Essays on Technology and Culture

Apple Works. Android Works. Windows Works. Just Maybe Not For You.

There’s been a bit too much griping in the technology media I consume about the inferiority of certain “competing platforms” in the mobile and tablet space…

Oh, hell with it. I’m sick of hearing knee-jerk Android bashing come from obviously smart people who should know better. The most recent episode of Amplified was absolutely painful to listen with Jim Dalrymple’s claim that Apple “is the only [company] that has lead” in the tech space. This is absolute nonsense, and he knows it. Jim “likes to use products that work” and Apple products work for him. Great. They work for me too. I wouldn’t have a MacBook on my desk, an iPad in my bag, and an iPhone in my pocket if this were not the case.

Jim’s blanket dismissal of Android as “not working” ignores people like Andy Ihnatko. The great thing about Andy’s three-part rationale for switching to Android is that he doesn’t claim that Android is for everyone. He explains the reasons why Android works for him, and suggests that if you have a similar set of needs and wants as him, Android might work for you. He doesn’t say that iOS “doesn’t work,” or tacitly insult those who deign to use a competing platform. Compare Jim’s statements with Andy’s on the most recent The Ihnatko Almanac where he discusses putting thought into the tools you choose to use, and not just buying a product, knee-jerk, because of the logo on the back.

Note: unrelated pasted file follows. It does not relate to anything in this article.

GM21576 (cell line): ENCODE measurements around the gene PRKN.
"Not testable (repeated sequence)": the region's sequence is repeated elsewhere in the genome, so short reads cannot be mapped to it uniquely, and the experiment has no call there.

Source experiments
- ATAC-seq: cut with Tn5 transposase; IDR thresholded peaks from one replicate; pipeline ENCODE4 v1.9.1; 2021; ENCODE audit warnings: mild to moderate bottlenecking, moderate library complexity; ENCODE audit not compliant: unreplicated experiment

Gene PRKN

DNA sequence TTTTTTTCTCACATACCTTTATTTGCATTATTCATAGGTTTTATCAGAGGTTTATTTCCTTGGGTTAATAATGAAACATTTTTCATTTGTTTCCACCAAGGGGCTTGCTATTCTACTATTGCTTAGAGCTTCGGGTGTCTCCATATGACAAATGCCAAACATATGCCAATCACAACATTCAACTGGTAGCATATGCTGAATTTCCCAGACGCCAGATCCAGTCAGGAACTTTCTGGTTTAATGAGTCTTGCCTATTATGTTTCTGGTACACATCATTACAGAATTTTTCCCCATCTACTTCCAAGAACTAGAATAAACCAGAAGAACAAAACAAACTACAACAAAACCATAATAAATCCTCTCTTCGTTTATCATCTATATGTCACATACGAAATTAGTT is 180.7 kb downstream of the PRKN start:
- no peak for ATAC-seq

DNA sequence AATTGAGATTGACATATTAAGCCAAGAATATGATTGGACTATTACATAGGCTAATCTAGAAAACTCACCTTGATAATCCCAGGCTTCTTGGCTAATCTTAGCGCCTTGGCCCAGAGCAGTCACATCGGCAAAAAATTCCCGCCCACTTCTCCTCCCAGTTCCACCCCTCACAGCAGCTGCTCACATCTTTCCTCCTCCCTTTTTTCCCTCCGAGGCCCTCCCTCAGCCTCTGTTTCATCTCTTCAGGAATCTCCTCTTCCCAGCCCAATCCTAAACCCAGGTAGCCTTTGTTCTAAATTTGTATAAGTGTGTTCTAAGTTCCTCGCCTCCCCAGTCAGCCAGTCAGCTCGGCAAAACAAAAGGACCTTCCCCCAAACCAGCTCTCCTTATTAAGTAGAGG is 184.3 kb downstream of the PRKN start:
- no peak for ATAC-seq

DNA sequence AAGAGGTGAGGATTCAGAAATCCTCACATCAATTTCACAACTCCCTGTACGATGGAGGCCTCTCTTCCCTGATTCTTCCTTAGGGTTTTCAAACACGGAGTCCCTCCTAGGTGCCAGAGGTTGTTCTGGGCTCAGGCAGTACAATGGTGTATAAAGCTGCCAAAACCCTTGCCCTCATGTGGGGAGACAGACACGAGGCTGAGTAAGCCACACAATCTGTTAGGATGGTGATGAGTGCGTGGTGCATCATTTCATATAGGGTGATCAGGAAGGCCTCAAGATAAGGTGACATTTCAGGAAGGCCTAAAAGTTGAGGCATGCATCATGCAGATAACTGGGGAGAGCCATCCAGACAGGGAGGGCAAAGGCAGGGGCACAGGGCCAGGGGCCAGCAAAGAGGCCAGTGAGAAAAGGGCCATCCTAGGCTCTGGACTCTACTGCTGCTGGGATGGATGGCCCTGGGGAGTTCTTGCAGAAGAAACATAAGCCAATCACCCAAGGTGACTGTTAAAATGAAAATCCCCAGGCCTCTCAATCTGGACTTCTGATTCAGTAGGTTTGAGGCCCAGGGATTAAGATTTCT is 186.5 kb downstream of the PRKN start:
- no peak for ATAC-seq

It’s to everyone’s benefit to have a variety of options for hardware and software. A competitive environment drives innovation, and provides options for all of us. There are people whose ideal mobile computing environment is iOS, a customized Android, or even Windows Phone, Symbian, and Blackberry OS. It’s not our job as technologists or technology pundits to tell people the choices they’ve made are wrong. It’s our job to help people choose what’s right for them. No matter what we use, or how well it works for us, the tools we use are conscious choices and not dogma. We are free to explore other options, change our minds, and be wrong. There’s something to take from everything out there.